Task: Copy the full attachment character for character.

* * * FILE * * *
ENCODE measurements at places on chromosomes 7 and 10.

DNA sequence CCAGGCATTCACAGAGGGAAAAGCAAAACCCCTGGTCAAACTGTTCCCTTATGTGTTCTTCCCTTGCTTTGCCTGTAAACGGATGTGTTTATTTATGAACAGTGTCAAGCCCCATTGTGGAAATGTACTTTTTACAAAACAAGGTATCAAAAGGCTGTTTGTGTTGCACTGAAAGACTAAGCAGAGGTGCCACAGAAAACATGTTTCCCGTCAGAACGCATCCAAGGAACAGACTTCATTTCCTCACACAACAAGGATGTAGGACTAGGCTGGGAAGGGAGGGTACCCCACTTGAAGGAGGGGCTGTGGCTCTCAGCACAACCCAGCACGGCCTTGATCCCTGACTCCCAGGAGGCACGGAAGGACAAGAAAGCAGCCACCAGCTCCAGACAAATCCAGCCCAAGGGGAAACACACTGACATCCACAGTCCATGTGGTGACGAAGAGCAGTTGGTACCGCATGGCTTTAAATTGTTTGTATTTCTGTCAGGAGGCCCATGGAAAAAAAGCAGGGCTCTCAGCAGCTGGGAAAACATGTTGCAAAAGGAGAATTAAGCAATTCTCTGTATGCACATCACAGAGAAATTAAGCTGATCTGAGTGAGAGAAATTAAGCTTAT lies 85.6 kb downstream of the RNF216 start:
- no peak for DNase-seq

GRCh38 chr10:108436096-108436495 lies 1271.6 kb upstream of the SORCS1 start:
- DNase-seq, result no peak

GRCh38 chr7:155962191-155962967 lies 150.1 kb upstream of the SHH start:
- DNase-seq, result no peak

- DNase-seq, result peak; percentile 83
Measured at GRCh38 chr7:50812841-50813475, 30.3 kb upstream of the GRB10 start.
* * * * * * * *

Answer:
ENCODE measurements at places on chromosomes 7 and 10.

DNA sequence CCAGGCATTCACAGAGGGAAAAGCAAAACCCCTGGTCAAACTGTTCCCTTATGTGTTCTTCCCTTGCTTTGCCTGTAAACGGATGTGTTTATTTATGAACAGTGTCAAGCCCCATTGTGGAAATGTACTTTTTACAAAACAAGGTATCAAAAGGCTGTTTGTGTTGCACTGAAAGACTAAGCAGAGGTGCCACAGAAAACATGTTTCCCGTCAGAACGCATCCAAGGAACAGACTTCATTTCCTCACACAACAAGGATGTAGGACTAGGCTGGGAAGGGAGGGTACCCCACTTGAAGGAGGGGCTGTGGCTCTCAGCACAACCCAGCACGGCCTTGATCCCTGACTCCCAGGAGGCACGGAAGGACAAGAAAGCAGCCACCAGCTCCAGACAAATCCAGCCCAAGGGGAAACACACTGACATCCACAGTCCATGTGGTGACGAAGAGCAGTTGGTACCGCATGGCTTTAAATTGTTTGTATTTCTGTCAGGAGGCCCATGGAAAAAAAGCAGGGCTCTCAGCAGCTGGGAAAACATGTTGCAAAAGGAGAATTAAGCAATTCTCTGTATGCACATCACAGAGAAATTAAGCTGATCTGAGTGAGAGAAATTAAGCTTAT lies 85.6 kb downstream of the RNF216 start:
- no peak for DNase-seq

GRCh38 chr10:108436096-108436495 lies 1271.6 kb upstream of the SORCS1 start:
- DNase-seq, result no peak

GRCh38 chr7:155962191-155962967 lies 150.1 kb upstream of the SHH start:
- DNase-seq, result no peak

- DNase-seq, result peak; percentile 83
Measured at GRCh38 chr7:50812841-50813475, 30.3 kb upstream of the GRB10 start.